Whilst it was also used as an abbreviation for CROSS GARNET HINGE, garnet is a vitreous mineral, commonly found as a distinct crystal. As a PRECIOUS STONE, the garnet is a deep red in colour and is used as a GEM to make JEWELLERY. Because of its high value, imitation was inevitable as in 'Aigrets in Imitation of Garnets' [Tradecards (1765)]. It is not known what was meant by the phrase 'Brute garnet' [Newspapers (1790)], except that it was applied to a type of gem and may have indicated a garnet stone in its rough, uncut state.
The term seems to have indicated a set or assortment, and hence 'garnished' in the sense of adorned, decked and furnished. According to Harrison in his account of England in the sixteenth century, PEWTER, 'as we commonlie call by the name of vessell, is sold vsuallie by the garnish, which doeth conteine twelue platters, twelue dishes, twelue saucers' [Harrison (1577, 1587, new edition 1877)]. Garnishes (and half garnishes) of pewter, or VESSEL were common before 1660, but thereafter such items were not usually recorded in this way. Although not in the OED, the term was occasionally extended to cover sets of other objects like BUTTONs; hence 'Thyrteene Garnishe of Buttons' [Inventories (1623)].
The use of the collective term of 'garnish' for pewter, and incidentally for buttons, is suggestive. One meaning of 'garnish' as a verb is to decorate; as in 'a nutt garnished wth sylver' [Inventories (1607)], and one of the most important functions of pewter in the early-modern house was display usually on a set of shelves or a DRESSER in a prominent place. This is most noticeable in some areas; for example, several of the probate inventories of Broseley in Shropshire have their first entry in the form 'A Pewter fframe and pewter thereon' [Trinder and Cox (2000)]. Just as pewter was important for display, so was a set of matching buttons on a fashionable garment, since they were often more decorative than functional. In the Books of Rates the term was used occasionally as an alternative to FURNISHed, as in 'Combe cases garnished with Ivory combes' [Rates (1582)], though even here there are connotations of decoration as well as utility. One listing of stock shows how clearly this idea was of 'Adorned, decked, furnished'; it included '12 Garnisht heads for Canes 4s 6d ... 6 Doz: of Ivory and Horne Studed and Garn' 14s ... 5 Torter Shell garnisht heds 15s ... 6 ditto horne Garnisht 6s' [Inventories (1694)].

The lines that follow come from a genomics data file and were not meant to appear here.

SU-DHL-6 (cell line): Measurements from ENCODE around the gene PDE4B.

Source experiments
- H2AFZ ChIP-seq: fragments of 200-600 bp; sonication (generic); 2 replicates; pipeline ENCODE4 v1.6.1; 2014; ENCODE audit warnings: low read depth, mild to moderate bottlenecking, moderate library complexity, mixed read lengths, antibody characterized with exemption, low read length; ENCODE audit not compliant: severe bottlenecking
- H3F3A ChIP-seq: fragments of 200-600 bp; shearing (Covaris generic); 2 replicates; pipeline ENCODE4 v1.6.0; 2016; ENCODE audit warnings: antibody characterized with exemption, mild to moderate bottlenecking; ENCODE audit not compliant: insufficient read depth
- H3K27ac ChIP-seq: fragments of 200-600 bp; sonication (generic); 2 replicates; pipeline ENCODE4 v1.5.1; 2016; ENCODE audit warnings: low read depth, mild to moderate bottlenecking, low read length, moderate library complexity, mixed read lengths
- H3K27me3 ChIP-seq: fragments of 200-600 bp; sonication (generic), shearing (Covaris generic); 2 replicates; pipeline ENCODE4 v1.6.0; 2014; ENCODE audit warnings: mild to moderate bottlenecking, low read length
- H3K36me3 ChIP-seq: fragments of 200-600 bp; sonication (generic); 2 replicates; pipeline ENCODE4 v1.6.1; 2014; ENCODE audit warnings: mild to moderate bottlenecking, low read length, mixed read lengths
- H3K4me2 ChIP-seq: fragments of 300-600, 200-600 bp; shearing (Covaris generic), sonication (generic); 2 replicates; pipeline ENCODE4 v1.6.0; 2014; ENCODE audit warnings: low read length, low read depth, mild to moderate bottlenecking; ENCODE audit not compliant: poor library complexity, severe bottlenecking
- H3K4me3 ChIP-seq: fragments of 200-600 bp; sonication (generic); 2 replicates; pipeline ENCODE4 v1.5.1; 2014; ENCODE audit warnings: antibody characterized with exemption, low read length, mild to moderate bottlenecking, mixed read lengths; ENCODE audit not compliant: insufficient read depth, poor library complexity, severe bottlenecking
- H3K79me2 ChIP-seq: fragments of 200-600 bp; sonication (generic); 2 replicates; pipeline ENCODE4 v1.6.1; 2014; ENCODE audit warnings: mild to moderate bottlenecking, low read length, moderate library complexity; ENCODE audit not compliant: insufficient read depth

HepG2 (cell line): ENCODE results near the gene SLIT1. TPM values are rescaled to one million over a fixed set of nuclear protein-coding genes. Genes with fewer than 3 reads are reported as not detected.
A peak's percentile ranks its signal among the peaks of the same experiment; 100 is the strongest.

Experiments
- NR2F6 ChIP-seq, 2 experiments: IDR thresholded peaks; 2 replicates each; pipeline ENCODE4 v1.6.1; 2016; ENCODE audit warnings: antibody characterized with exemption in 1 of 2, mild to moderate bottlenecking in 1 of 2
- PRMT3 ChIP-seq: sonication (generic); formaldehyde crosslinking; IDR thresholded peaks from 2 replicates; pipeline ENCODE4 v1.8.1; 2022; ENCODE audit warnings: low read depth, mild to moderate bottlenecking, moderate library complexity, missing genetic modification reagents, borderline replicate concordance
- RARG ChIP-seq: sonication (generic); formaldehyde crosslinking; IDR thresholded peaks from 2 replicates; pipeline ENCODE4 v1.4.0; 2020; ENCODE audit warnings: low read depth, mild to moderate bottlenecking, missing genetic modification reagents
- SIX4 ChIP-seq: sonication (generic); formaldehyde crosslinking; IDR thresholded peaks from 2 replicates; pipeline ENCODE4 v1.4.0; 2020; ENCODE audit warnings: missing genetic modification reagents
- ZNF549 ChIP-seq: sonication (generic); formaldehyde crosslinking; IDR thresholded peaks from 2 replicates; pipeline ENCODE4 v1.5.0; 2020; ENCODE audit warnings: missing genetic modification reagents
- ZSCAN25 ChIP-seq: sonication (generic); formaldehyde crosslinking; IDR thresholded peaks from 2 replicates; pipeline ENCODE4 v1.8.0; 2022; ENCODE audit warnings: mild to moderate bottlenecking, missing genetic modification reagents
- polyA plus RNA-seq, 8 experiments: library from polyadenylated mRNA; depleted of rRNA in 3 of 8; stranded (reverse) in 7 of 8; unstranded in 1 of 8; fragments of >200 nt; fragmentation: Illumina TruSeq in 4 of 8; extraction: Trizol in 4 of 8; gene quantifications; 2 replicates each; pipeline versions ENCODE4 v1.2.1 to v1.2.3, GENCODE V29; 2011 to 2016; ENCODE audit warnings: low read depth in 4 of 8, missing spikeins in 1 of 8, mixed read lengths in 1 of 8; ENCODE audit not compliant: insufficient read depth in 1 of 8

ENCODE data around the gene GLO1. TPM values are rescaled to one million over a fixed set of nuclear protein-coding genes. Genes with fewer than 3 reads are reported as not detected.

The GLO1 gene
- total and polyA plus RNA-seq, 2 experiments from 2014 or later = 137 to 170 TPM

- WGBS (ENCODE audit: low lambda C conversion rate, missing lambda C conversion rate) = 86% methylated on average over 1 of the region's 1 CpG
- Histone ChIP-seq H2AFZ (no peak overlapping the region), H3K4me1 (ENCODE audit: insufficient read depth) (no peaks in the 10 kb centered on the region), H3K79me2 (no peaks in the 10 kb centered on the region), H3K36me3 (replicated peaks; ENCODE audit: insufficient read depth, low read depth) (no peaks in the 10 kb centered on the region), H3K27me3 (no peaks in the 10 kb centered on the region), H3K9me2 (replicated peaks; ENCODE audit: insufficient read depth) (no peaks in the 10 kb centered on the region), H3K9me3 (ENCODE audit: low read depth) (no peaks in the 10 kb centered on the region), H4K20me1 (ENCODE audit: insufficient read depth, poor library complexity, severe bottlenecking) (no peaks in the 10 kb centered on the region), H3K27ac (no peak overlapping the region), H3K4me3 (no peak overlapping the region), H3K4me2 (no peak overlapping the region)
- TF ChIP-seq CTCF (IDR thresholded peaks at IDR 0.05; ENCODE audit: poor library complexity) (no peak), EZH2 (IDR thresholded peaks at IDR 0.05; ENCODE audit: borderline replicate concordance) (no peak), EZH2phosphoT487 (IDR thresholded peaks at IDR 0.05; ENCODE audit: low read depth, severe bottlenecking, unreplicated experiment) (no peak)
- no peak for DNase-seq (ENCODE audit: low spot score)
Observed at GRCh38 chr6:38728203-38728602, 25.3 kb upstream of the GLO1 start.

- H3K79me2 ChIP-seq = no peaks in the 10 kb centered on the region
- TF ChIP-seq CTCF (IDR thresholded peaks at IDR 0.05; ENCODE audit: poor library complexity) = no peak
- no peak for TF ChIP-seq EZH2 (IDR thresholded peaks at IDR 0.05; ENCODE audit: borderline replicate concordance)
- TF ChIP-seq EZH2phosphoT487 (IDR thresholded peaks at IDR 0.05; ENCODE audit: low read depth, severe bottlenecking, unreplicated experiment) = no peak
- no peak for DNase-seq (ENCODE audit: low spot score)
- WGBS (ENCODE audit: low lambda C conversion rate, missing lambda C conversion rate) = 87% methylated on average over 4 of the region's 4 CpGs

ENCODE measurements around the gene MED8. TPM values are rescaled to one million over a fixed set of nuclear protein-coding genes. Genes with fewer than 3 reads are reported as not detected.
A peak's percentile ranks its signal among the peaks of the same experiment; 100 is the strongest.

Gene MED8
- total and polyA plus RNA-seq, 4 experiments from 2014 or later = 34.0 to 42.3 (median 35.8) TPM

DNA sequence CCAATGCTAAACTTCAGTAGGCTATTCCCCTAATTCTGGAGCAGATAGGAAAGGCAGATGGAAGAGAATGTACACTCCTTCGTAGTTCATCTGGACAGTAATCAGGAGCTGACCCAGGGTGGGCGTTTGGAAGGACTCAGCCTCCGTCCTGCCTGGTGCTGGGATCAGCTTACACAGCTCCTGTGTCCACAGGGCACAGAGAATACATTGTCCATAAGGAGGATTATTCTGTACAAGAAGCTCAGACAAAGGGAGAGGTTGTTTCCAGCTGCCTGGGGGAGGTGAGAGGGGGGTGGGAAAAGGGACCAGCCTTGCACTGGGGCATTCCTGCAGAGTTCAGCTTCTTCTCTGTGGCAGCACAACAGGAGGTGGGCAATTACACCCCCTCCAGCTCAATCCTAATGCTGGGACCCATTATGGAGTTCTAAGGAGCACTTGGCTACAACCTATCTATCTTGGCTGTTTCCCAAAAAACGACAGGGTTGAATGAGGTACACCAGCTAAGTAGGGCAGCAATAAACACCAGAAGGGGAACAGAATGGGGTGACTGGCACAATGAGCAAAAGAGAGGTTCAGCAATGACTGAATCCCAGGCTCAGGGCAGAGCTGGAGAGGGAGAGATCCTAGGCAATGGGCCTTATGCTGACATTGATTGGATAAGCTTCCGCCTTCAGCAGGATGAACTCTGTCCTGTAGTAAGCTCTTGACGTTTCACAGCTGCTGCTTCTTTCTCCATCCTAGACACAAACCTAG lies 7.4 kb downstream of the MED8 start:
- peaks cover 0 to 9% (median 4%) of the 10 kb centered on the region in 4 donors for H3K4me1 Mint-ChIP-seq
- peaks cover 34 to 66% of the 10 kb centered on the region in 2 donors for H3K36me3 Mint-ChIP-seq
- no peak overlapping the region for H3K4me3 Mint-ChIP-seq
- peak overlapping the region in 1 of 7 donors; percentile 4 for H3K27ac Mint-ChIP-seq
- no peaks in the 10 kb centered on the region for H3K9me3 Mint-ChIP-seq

Garnishing was a feature of food preparation. For example May's instructions for making MARCHPANE ended with the injunction to 'garnish it with some pretty conceits made of the same stuff' [Recipes (May)], while small birds boiled should be garnished with 'lemon, barberries, sugar, or grated bread strewed about the dish' [Recipes (May)]. At the lower plane of a personal cookery book, Jane Moseley ended her recipe for spinach by suggesting the cook 'Season it with sinamon, ginger, sugar and a few parboyled currans. Then cut hard eggs into quarters to garnish it withall, and serve it upon snippets' [Recipes (Mosley)]. The foreign visitor Charles Saussoure commented on the French garnishings to the roast meats and English puddings [Diaries (Saussure)].
The OED, quoting James' Military Dictionary, suggests it was a diamond headed NAIL, 'formerly used to ornament artillery carriages'. Although not necessarily under this name, it was also a BRASS NAIL with a domed top or ornamental boss used to GARNISH items of FURNITURE that were covered with LEATHER [Gloag (1952, revised 1991)].
A 'phantastical term' invented by Van Helmont 'to denominate some of his imaginary conceptions', Gas sulphuris was an early name for 'Aqua sulphurata' or sulphurated water. Pemberton (1746), 211-2, 58-9]. The 'gas' has been noted only once in the Dictionary Archive [Inventories (1730)], and the water not at all. The preparation was used medicinally, but appears not to have been common.
An exciseman's instrument that works on the principle of the slide rule for measuring the capacity or contents of a cask or other vessel. The equipment offered for sale listed in one shop included 'Floats for Excise Officers; and all other sorts of Rules, and Gauging Rods' [Tradecards (1760)].
A GLOVE worn as part of medieval armour, usually made of LEATHER and covered with plates of STEEL. Much later, probably not until the nineteenth century, the term was more generally applied to any stout GLOVE, covering part of the arm as well as the hand.